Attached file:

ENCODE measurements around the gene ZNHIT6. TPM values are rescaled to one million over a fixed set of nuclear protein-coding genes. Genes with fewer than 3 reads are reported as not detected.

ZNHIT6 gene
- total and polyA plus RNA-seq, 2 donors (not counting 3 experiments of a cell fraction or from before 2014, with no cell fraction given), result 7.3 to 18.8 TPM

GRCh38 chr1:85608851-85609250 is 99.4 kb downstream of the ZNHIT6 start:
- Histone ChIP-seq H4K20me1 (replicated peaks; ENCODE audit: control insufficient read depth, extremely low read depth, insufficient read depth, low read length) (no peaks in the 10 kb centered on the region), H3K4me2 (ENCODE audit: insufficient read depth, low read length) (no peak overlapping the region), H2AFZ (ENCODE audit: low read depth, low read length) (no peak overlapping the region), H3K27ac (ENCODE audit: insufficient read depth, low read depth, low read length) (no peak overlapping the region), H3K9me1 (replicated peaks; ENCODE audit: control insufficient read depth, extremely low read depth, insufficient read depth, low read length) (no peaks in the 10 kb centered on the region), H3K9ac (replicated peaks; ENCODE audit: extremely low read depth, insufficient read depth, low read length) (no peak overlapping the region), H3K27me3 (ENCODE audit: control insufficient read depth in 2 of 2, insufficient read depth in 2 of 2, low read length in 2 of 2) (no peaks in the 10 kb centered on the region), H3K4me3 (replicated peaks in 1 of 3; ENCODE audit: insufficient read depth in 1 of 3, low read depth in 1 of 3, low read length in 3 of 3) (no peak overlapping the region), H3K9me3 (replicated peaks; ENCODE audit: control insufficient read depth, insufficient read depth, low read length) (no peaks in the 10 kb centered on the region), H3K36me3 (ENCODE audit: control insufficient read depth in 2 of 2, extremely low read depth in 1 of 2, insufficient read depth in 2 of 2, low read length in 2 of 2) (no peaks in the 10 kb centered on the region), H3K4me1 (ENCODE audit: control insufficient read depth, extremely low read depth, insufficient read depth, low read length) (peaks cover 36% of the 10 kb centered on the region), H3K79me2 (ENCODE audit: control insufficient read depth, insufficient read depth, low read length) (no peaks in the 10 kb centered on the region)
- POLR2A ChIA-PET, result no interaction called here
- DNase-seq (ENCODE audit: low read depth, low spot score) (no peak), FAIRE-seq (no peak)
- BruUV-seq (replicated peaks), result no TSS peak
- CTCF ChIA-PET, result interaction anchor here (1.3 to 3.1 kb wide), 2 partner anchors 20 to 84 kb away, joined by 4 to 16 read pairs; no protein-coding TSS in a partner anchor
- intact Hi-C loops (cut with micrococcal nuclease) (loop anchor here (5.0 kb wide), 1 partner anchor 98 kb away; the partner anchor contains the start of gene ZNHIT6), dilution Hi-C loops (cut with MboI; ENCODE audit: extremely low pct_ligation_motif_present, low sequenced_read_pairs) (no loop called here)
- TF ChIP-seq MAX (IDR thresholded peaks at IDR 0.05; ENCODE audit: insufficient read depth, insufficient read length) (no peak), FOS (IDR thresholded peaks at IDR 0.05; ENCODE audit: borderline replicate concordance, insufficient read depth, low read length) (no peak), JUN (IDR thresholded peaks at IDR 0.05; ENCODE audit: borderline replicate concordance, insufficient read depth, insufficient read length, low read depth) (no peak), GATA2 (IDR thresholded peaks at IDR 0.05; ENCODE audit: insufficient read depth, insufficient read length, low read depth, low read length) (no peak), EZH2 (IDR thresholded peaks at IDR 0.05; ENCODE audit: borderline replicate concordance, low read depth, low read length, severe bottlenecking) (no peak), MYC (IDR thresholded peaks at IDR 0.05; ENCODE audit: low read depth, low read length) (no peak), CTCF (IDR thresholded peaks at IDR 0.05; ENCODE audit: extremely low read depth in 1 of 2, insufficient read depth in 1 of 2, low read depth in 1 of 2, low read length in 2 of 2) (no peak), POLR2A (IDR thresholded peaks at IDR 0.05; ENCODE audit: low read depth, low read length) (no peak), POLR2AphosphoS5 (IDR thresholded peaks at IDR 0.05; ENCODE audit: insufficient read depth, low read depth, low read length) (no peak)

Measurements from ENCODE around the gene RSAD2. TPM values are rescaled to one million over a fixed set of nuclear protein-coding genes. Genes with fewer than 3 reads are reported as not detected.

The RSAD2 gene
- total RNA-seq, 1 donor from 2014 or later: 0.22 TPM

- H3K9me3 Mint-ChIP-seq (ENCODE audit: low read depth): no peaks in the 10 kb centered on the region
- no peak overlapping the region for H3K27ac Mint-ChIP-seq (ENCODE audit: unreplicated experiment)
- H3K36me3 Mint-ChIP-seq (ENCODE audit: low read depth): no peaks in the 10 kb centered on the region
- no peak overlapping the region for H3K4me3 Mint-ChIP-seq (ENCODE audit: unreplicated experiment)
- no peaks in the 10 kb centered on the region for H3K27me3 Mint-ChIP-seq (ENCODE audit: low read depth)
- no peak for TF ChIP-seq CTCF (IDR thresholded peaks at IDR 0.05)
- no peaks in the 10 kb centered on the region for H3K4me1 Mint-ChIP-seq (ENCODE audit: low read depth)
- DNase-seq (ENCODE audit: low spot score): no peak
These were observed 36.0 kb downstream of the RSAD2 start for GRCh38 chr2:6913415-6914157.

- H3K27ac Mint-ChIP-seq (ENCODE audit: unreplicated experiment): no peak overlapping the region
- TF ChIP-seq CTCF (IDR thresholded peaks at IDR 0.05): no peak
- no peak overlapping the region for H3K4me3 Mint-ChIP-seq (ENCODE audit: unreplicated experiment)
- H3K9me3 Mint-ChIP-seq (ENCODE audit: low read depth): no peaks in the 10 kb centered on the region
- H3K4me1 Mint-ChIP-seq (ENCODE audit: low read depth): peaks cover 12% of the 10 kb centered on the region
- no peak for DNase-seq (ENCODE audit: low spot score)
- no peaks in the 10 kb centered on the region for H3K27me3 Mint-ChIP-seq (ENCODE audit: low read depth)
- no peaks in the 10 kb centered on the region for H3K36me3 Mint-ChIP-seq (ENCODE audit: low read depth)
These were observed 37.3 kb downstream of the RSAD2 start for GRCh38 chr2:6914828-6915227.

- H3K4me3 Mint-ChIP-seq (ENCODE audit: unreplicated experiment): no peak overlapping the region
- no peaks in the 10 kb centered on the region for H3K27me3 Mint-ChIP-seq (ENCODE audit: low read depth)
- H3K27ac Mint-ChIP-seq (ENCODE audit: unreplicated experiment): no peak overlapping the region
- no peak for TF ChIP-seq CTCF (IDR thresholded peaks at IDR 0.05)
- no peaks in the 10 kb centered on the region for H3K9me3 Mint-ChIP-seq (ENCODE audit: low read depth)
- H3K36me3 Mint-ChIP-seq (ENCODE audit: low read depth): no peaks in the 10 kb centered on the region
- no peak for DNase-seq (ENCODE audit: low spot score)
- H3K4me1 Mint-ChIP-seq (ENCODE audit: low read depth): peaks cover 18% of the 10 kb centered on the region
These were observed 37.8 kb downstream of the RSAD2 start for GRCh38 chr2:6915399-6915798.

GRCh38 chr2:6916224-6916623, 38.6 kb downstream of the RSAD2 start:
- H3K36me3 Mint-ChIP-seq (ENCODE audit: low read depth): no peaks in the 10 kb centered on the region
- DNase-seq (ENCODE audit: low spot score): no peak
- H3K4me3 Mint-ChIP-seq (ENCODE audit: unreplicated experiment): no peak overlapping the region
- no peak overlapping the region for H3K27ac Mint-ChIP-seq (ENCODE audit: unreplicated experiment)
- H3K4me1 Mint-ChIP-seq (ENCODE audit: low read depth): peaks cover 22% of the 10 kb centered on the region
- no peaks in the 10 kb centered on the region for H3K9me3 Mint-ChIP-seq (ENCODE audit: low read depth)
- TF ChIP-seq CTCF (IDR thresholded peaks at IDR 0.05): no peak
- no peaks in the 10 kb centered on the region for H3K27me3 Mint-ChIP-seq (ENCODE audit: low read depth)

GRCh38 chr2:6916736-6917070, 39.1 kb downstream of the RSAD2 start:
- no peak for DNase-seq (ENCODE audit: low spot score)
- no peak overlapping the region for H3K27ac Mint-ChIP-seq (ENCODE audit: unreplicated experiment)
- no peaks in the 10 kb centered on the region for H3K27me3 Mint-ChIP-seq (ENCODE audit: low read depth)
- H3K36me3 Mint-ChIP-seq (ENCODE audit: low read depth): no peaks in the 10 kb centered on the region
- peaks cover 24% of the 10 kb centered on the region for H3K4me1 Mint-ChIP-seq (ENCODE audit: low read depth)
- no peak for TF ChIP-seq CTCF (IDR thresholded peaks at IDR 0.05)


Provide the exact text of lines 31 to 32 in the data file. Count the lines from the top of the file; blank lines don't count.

- no peaks in the 10 kb centered on the region for H3K36me3 Mint-ChIP-seq (ENCODE audit: low read depth)
These were observed 37.3 kb downstream of the RSAD2 start for GRCh38 chr2:6914828-6915227.